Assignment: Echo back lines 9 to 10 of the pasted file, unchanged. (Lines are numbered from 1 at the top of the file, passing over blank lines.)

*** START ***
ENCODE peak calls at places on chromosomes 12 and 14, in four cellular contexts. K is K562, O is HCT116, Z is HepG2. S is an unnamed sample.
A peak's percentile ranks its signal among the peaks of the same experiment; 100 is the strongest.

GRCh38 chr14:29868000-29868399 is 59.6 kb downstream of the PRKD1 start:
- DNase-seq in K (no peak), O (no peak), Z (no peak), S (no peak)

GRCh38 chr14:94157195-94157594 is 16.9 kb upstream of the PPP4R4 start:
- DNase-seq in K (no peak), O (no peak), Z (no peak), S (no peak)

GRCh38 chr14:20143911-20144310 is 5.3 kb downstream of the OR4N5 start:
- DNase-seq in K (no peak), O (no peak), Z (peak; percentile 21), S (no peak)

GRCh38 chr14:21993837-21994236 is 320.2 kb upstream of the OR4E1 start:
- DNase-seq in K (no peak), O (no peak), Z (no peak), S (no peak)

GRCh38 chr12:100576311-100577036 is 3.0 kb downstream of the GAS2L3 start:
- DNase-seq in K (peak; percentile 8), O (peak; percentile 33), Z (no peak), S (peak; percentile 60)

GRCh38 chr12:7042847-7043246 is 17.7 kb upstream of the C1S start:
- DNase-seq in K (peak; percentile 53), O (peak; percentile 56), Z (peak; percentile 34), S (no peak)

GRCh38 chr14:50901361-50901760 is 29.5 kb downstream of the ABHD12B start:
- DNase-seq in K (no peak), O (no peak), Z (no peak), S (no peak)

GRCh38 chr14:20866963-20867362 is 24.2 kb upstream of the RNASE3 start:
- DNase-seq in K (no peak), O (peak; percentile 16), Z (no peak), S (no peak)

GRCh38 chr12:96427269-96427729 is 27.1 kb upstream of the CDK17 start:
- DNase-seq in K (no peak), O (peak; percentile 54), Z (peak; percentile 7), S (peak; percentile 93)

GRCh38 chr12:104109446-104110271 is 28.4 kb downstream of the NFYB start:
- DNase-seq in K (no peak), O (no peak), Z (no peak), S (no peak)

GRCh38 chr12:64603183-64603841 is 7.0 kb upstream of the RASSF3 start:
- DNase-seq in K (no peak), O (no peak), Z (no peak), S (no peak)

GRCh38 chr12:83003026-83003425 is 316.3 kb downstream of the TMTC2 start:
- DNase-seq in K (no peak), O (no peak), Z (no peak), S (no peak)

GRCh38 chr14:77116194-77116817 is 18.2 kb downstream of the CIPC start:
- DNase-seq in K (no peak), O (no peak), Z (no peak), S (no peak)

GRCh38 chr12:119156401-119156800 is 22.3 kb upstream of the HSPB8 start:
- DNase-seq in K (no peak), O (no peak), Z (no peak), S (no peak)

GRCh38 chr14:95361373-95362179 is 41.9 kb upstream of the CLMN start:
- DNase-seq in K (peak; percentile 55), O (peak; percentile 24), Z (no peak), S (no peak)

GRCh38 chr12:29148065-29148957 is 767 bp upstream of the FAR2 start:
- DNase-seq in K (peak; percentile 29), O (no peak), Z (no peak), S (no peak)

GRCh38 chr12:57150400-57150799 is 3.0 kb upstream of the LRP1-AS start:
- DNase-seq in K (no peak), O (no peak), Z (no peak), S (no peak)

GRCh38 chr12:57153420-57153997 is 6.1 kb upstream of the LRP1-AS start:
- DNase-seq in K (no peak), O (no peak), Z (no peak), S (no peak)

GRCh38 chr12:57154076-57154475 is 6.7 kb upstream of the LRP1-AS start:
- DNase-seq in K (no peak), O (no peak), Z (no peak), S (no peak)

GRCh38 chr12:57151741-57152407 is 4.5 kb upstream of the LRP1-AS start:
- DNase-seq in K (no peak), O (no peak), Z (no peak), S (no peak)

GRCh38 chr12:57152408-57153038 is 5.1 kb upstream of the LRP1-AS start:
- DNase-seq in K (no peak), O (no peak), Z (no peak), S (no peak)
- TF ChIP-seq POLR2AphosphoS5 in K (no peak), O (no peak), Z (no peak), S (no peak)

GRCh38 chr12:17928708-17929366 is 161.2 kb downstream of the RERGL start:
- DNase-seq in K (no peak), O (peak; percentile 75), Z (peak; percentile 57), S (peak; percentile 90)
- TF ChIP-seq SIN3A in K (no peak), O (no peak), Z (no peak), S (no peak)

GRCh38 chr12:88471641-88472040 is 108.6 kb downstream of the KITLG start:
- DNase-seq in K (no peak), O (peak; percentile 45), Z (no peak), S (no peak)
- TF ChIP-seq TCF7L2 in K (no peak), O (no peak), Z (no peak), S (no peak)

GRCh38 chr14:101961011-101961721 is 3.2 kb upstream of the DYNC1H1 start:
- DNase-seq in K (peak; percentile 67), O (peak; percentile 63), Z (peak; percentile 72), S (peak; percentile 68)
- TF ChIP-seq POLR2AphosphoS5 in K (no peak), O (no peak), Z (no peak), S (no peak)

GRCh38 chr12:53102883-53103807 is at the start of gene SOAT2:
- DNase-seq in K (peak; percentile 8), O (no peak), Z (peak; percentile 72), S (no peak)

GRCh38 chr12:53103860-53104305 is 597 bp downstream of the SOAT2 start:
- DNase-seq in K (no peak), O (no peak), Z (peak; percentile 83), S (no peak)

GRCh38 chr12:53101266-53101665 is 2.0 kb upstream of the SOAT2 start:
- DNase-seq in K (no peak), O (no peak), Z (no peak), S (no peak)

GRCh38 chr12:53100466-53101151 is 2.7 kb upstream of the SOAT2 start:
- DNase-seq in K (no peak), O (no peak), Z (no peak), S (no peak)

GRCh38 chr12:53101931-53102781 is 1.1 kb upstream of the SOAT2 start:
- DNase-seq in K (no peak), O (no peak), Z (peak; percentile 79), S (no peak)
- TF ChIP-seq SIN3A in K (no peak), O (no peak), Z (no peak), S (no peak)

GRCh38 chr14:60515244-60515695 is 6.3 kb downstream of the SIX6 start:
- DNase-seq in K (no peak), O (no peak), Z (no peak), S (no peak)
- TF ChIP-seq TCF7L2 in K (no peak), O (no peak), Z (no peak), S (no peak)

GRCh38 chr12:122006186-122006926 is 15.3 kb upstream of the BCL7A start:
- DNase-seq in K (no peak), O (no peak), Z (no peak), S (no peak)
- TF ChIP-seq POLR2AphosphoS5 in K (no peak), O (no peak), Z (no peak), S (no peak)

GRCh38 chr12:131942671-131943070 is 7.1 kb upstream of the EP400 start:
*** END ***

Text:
GRCh38 chr14:21993837-21994236 is 320.2 kb upstream of the OR4E1 start:
- DNase-seq in K (no peak), O (no peak), Z (no peak), S (no peak)